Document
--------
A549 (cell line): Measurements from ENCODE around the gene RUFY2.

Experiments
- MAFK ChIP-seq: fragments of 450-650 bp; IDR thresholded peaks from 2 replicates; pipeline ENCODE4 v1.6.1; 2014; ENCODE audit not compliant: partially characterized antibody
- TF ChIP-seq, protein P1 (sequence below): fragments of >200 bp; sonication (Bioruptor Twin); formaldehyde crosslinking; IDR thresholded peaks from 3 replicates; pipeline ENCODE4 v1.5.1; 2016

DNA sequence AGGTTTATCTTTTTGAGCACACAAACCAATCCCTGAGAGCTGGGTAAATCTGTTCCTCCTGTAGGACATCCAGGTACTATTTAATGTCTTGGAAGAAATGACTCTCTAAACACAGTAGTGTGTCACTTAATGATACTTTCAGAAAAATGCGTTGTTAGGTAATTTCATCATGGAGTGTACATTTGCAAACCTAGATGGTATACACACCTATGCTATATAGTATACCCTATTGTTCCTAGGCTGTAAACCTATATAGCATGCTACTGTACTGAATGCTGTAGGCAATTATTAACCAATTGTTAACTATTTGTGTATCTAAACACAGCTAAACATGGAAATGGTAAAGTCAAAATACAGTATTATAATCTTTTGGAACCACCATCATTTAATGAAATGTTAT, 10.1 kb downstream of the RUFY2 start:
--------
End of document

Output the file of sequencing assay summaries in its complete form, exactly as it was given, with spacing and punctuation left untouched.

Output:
A549 (cell line): Measurements from ENCODE around the gene RUFY2.

Experiments
- MAFK ChIP-seq: fragments of 450-650 bp; IDR thresholded peaks from 2 replicates; pipeline ENCODE4 v1.6.1; 2014; ENCODE audit not compliant: partially characterized antibody
- TF ChIP-seq, protein P1 (sequence below): fragments of >200 bp; sonication (Bioruptor Twin); formaldehyde crosslinking; IDR thresholded peaks from 3 replicates; pipeline ENCODE4 v1.5.1; 2016

DNA sequence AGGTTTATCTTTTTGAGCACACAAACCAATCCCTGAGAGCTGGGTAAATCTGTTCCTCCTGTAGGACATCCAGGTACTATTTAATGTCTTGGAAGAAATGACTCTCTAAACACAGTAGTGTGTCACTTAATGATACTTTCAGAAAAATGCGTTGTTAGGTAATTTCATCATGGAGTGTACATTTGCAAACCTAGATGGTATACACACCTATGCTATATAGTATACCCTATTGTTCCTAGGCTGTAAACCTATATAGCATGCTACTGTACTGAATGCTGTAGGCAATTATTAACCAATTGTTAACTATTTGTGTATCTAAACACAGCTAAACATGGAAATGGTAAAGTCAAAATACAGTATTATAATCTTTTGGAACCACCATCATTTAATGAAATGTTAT, 10.1 kb downstream of the RUFY2 start: